• Yes, the stick shaker circuit-brakers will have colored “stockins” helping pilots pull the right one, red and green to match starboard and port would be logical. RNP approaches will be banned by EASA until the 3:rd alfa probe comes on-line Still no metion of the 737-200 yo-yo manouver simulator training to offload aero loads on the horizontal stab at high speeds to be able to turn the Wheel.

          • The maneuver was brought up by commenters. The FAA responded that it wasn’t needed within the expected flight envelope. The training already covers moderation of aerodynamic loading by reducing speed and momentary easing of the control column. The goal of the training is to avoid highly loading the wheels.

          • The goal of an air bag is to reorganize you will need it and ensure it works.

  4. Is there any information available how the third sensor would work and be implemented?

    • The base concept is from the 787 where it uses GPS data (though in that case I believe its speed not AOA)

      • Some air speed input and comparison with GPS and ring laser gyro data it should be pretty straight forward programming to calculate an alfa with a only few degrees error margin to conclude witch probe is bad. Still it need to be verified in turbulence, wind shear and other weatcher conditions but that work seems to have been done already on the 787? Maybe the Chineese CAAC will speed up its incorporation and a stick shaker cut-out switch with a warning light when triggerd as a requirement to be incorporated before a certain Chinese New Year and if not the 737MAX will endure a new CAAC grounding.

    • It’s not mentioned as a requirement in either FAA or EASA AD’s. The FAA response to comments is that it’s not needed because safe flight is continued with an AoA failure. FAA also said they had evaluated all consumers of AoA data and concluded there was no flight safety issue caused by AoA failure.

      EASA has prohibited autopilot approaches to precision landings, based on the inability to resolve correct AoA after a failure of one sensor. They also said this was a temporary restriction. So from that, we might infer that they expect the third AoA sensor will be integrated in some manner with autopilot and landing systems. But pure speculation at this point.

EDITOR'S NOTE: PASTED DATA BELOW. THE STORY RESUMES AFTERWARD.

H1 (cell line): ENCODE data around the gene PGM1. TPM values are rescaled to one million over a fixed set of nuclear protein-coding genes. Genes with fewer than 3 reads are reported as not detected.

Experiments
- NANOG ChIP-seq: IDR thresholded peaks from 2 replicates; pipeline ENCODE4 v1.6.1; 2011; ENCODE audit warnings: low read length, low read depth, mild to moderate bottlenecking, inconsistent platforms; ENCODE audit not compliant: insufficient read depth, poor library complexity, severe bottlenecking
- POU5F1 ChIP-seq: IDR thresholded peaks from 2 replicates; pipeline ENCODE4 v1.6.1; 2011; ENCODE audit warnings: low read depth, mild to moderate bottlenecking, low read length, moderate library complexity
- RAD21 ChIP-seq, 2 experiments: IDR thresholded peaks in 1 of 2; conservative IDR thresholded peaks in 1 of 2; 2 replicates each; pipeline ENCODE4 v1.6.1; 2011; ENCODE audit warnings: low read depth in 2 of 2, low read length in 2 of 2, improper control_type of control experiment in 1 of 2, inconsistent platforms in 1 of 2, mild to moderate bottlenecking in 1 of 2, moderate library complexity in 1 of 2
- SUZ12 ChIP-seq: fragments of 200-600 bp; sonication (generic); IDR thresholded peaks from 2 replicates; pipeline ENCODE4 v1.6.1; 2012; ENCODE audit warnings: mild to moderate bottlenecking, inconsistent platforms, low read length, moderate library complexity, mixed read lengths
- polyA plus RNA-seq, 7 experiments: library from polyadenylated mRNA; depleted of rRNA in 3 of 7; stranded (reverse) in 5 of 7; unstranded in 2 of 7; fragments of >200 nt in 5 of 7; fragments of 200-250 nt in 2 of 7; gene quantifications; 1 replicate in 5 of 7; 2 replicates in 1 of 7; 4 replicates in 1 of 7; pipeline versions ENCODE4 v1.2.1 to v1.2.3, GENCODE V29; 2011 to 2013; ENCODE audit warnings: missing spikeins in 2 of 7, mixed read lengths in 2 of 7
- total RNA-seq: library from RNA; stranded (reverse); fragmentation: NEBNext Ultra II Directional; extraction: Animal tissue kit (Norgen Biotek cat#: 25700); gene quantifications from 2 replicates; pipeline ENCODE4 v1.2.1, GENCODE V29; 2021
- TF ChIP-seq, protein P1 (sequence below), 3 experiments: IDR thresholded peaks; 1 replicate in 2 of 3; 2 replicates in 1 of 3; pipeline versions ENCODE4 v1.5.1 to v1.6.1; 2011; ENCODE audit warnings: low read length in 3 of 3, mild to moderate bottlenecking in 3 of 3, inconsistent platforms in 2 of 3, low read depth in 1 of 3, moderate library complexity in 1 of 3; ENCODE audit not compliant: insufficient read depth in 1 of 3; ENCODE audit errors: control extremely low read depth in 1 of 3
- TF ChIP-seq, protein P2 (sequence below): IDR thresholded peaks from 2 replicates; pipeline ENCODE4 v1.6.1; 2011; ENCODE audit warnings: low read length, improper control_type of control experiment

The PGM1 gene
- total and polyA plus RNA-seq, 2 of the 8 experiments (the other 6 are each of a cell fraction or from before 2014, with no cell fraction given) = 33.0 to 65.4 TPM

• The reality is AOA is not needed.

        Unfortunate (with all due apologies to Bjorn who was a fighter pilot) the airlines were taken over by fighter pilots during and post Vietnam War.

        It was part of their comfort zone (ore more acualy it serves a purpsoe when wild maneuvers are part of your existence )

        It does not serve any useful purpose for airline ops, just another item to go wrong and cause false alarms.

        Its not even on the PFD. You have your attitude indicator which tells you all you need to know about aircraft attitudes.

        I got to fly an MD11 Flight Simulator. All I needed was the PFD and the instructor call out for raising the nose.

        The PFD was perfect as were the auto throttles.

        I spent many happy an hour in a C150/152 in unusual attitudes (love em) with the simple version of a PFD and an audible for stall.

  5. That is quite a sad collection of down stream faults to be undiscovered until over 300 people are dead. I suppose that can be expected when you keep layering complexity and band aids on an aging design. And grand fathering the result.

    One hopes they have caught them all now….

    • Mark: That is a tough one as most of the findings had not caused any issue in the past.

      Much like house wring mandating certain size (12 gauge). You could use 14, its more than rated for the current. Its overkill to a degree but its a leel of safety as well.

      Ergo, the wiring separation is not done on the 737NG but is on the MAX (Boeing like so many things missed it, same issue on the KC46)

      So, the authorities cherry pick and say it has to be on the MAX per current regs (it was per reg on NG). But its the same issue.

      Its not ever known to fail and cross the two wires, but it is now a regualtion.

      So you have 5000 NGs that are identical to the MAX in that regard but will not be brought up to the same standard.

      The computer cross check and hot swap is the same. Its long been considered a prudent move, now for the MAX its mandatory and the NG sails on as is.

      Ironical at the rate of cancellations, the NG may have a longer produion run than the MAX.

      Again the possible faults in computers not doing sanity checks on each other has never occurred.

      Also to be kept in mind, you change one thing and you then have to change others.

      • TWA, I respectfully beg to differ, in reference to the 12 AWG vs 14 AWG.

        I am in the process of gutting and renovating my 3 unit building and have done most of the work myself, but have leaned on several certified tradesmen friends in certain areas – notably electrical & plumbing. (because burning the house down or flooding the basement is a bad thing, I am told…)